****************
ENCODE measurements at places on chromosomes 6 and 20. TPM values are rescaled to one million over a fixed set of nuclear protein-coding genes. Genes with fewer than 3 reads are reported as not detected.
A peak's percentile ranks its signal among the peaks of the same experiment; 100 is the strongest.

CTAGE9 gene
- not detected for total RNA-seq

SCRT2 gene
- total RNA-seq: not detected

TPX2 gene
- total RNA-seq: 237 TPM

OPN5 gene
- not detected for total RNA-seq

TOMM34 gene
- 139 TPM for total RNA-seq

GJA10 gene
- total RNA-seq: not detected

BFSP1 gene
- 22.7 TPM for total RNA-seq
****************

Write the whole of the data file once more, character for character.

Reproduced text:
ENCODE measurements at places on chromosomes 6 and 20. TPM values are rescaled to one million over a fixed set of nuclear protein-coding genes. Genes with fewer than 3 reads are reported as not detected.
A peak's percentile ranks its signal among the peaks of the same experiment; 100 is the strongest.

CTAGE9 gene
- not detected for total RNA-seq

SCRT2 gene
- total RNA-seq: not detected

TPX2 gene
- total RNA-seq: 237 TPM

OPN5 gene
- not detected for total RNA-seq

TOMM34 gene
- 139 TPM for total RNA-seq

GJA10 gene
- total RNA-seq: not detected

BFSP1 gene
- 22.7 TPM for total RNA-seq